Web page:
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Dr. S. Balakrishna concluded a date of 2559 BCE using consecutive lunar eclipses.

Prof. I.N. Iyengar concluded a date of 1478 BCE using double eclipses and Saturn+Jupiter conjunctions.

Dr. B.N. Achar states a date of 3067 BCE using planetary positions listed in the Mahabharata.

Shri P.V. Holey states a date of November 13, 3143 BCE using planetary positions and calendar systems.

Dr. P.V.Vartak calculates a date of October 16, 5561 BCE using planetary positions.

Source


Has anyone, using archeastronomy dated Mahabharata around 1700's or 1800's BCE?

Cross platform question.

I'm searching for a person who had actually dated it around 1800s. I had read it somewhere but can't recall where. I'm interested in this particular time for my research.

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    With such extreme variation in the estimated years, why would you need a specific estimate of 1700 or 1800 BCE? These years easily fall within the range of the other estimates, from 5561 BCE to 1478 BCE.
    – Obie 2.0
    Oct 25 at 15:42
  • @Obie2.0 I'm searching for a person who had actually dated it around 1800s. I had read it somewhere but can't recall where. I'm interested in this particular time for my research Oct 25 at 15:44
  • @MCW Oh ok, thanks for the edit, now the question os complete. Oct 25 at 19:16
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I take it this question is derived from its current Wikipedia entry on the subject, which contains the following line:

Attempts to date the events using methods of archaeoastronomy have produced, depending on which passages are chosen and how they are interpreted, estimates ranging from the late 4th to the mid-2nd millennium BCE

The footnote linked to for this passage currently reads as follows:

Gupta and Ramachandran (1976), p.246, who summarize as follows: "Astronomical calculations favor 15th century BCE as the date of the war while the Puranic data place it in the 10th/9th century BCE. Archaeological evidence points towards the latter."

This reference is listed in their sources as:

Gupta, S.P. and Ramachandran, K.S. (ed.). Mahabharata: myth and reality. Agam Prakashan, New Delhi 1976.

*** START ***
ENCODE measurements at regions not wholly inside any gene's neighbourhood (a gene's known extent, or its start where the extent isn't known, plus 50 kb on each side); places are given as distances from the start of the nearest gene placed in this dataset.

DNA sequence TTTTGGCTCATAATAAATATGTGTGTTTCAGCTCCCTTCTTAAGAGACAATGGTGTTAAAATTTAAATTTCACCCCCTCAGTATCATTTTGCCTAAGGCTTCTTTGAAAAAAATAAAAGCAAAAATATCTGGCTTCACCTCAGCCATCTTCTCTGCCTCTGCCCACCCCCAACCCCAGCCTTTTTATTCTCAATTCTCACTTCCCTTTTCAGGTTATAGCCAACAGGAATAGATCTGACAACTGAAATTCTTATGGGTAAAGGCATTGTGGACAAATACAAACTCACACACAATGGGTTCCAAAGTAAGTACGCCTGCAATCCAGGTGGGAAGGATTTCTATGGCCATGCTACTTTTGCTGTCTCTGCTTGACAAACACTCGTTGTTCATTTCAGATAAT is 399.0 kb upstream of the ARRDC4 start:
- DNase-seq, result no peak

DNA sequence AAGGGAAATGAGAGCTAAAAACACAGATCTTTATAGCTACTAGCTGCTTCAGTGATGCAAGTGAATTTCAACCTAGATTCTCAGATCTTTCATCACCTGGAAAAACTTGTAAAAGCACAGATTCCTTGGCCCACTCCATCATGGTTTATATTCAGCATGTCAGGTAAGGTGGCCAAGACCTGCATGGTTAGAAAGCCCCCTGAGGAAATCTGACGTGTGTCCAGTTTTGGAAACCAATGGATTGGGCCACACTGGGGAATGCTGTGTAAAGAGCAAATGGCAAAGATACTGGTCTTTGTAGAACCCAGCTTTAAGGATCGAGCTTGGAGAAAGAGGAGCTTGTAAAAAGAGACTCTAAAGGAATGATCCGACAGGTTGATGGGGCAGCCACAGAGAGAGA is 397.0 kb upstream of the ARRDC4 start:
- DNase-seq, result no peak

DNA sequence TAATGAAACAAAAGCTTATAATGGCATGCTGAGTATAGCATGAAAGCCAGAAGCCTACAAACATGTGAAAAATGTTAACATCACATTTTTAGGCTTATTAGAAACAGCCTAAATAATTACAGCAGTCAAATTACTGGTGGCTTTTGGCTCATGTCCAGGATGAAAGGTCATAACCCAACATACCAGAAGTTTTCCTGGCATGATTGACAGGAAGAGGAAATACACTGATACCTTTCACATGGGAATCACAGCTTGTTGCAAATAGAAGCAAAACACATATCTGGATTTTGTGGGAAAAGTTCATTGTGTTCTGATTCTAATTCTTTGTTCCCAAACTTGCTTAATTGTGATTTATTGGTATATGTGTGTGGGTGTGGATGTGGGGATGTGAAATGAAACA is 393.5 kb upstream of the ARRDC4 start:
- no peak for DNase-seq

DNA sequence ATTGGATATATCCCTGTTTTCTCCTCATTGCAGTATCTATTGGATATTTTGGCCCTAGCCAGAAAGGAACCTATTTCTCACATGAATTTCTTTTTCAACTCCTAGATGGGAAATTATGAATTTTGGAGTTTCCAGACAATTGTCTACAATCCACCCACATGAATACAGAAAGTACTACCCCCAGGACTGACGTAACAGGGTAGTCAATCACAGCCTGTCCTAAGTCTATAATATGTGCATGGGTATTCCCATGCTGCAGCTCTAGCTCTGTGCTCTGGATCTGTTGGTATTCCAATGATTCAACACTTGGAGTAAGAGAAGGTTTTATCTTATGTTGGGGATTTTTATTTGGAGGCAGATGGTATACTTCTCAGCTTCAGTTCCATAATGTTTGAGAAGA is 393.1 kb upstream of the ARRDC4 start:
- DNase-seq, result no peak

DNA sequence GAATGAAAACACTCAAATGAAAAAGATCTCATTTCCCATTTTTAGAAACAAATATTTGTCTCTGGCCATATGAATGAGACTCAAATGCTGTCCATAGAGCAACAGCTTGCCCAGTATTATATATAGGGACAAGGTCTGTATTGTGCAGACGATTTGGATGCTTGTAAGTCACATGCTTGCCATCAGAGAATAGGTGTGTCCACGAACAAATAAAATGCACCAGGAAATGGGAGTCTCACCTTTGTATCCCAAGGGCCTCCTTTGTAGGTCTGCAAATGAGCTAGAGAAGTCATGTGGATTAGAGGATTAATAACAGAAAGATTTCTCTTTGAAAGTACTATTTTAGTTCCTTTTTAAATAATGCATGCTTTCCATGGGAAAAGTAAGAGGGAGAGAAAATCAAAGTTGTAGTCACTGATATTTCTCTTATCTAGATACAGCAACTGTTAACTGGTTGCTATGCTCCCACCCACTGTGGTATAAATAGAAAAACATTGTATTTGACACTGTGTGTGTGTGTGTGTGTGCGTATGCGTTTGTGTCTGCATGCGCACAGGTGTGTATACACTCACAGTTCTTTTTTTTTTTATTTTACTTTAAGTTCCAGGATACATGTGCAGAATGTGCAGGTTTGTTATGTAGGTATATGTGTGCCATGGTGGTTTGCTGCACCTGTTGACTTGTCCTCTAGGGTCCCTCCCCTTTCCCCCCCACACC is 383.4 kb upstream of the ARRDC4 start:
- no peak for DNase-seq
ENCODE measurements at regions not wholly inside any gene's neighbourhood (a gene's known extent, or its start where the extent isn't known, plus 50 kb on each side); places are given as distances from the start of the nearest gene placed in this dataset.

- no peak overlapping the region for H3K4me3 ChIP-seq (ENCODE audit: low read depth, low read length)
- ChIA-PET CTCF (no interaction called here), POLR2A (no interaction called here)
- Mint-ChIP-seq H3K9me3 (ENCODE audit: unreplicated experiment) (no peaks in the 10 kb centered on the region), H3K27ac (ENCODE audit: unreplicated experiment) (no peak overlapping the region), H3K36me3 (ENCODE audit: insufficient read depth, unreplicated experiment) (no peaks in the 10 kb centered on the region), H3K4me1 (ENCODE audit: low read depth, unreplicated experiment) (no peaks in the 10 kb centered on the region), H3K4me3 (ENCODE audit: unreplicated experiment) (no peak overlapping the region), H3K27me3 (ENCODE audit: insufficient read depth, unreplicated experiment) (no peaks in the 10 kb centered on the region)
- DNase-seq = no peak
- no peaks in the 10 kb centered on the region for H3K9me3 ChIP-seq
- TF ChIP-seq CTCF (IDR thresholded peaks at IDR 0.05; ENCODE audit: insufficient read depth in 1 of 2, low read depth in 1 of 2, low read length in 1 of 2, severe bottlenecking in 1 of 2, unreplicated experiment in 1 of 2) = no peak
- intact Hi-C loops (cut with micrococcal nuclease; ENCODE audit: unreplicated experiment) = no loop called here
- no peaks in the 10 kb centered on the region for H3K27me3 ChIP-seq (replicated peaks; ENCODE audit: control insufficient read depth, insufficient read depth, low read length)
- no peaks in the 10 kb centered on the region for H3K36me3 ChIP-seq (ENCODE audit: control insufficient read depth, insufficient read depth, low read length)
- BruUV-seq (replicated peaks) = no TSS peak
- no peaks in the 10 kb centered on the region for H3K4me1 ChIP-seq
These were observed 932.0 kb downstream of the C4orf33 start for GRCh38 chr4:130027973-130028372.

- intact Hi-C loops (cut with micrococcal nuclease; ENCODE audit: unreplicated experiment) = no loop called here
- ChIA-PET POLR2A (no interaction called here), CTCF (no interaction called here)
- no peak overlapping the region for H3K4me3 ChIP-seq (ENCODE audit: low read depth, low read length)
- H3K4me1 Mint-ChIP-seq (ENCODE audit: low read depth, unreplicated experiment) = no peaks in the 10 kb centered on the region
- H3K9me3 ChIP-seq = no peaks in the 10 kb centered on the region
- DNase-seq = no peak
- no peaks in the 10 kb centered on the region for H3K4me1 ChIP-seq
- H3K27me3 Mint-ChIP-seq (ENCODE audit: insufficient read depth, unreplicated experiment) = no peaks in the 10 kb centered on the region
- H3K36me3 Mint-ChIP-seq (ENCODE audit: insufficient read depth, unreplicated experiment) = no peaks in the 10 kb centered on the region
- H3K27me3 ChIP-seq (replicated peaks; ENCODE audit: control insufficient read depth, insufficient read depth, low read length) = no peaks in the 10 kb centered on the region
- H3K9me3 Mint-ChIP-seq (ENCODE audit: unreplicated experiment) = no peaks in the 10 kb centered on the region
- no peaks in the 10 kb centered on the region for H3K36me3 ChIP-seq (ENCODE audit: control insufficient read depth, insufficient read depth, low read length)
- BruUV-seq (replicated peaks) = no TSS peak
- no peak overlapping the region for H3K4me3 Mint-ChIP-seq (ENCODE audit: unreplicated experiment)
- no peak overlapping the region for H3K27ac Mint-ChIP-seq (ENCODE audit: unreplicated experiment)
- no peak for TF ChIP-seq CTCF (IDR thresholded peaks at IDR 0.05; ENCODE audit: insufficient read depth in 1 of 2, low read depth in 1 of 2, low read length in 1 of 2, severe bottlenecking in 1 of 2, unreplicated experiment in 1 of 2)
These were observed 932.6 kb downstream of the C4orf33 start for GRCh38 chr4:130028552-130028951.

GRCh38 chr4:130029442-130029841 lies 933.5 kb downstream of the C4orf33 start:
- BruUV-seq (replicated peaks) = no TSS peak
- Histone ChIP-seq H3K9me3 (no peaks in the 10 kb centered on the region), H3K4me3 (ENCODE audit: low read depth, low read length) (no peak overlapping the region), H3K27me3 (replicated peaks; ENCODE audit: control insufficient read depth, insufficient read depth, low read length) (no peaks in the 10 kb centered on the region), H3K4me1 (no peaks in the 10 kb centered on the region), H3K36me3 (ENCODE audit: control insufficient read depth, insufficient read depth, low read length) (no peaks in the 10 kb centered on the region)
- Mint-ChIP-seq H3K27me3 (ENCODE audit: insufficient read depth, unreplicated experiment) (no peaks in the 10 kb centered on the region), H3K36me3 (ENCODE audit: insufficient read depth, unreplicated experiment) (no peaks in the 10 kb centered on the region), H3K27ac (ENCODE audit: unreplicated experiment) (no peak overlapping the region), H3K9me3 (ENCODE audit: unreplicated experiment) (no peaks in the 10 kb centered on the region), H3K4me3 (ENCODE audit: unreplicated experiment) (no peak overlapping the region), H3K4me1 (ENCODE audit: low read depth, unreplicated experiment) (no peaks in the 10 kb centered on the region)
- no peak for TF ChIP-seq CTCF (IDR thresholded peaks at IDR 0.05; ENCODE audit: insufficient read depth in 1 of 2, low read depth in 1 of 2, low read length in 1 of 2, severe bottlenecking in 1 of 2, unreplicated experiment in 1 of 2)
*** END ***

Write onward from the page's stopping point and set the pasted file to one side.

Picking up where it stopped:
Unfortunately, that's where the trail goes cold for me. The book doesn't appear to be listed with Amazon or Goodreads, even though 2 other later works by this same pair are listed there. Presumably if someone could dig a copy of this book up, they could turn to page 246, and then trace any references/footnotes given there to the parties in question.

There's also a WP page specifically on Archaeoastronomy and Vedic chronology, but it doesn't mention the exact 200 year band you are looking for. Considering errors with this method appear to be in the multiple thousands of years, getting one that close by pure luck seems unlikely. The closest I see in there is 1660 BCE by Subhash Kak.


I can't help but add a bit of historical analysis here. Specifically the dating technique discussed is little more than science-flavored nonsense. Any technique of historical dating that has variances of 3,000 years or more has all the predictive power of a Magic 8 Ball. In other words, its worthless. You might as well just pick a date you like, and save yourself and everyone else a lot of work.

When actual historians take a crack at dating the setting of the work, using their normal textual analysis techniques, it appears to be set in Iron Age India, which we know from archeology means about 1300 - 200 BCE*. If it was any earlier than that, then they weren't actually using the iron weaponry the epic says they were. If we are looking for a culture that matches the one depicted, then our best bet is the Kuru kingdom of 1200 - 500 BCE. That's of course assuming it has any kind of solid basis in history at all.


* - The first iron smelting find anywhere in the area was around 1800BCE. So there's an 1800 number for you, I guess.

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Who has dated Mahabharata around 1800BC?

Has anyone, using archaeoastronomy dated Mahabharata around 1700's or 1800's BCE?

I'm searching for a person who had actually dated it around 1800s. I had read it somewhere but can't recall where.


II. The culmination of an image of god as a vision of truth can be found perhaps as early as 500 B.C. in the Bhagavad Gita, the “Song of God.” This work was a product of classical Indian civilization.

A. Around 1800 B.C., the flourishing civilizations around the Indus River were overrun by invaders from the west.

B. The language of these invaders was Sanskrit, also the language of the Bhagavad Gita. Sanskrit was related to Persian and more distantly to Greek, Latin, and the Germanic languages.

III. The Bhagavad Gita is part of a longer work, the Mahabharata.

Wu Shiyu, Lecturer at the Shanghai Jiao Tong University, Lecture Four: Bhagavad Gita.

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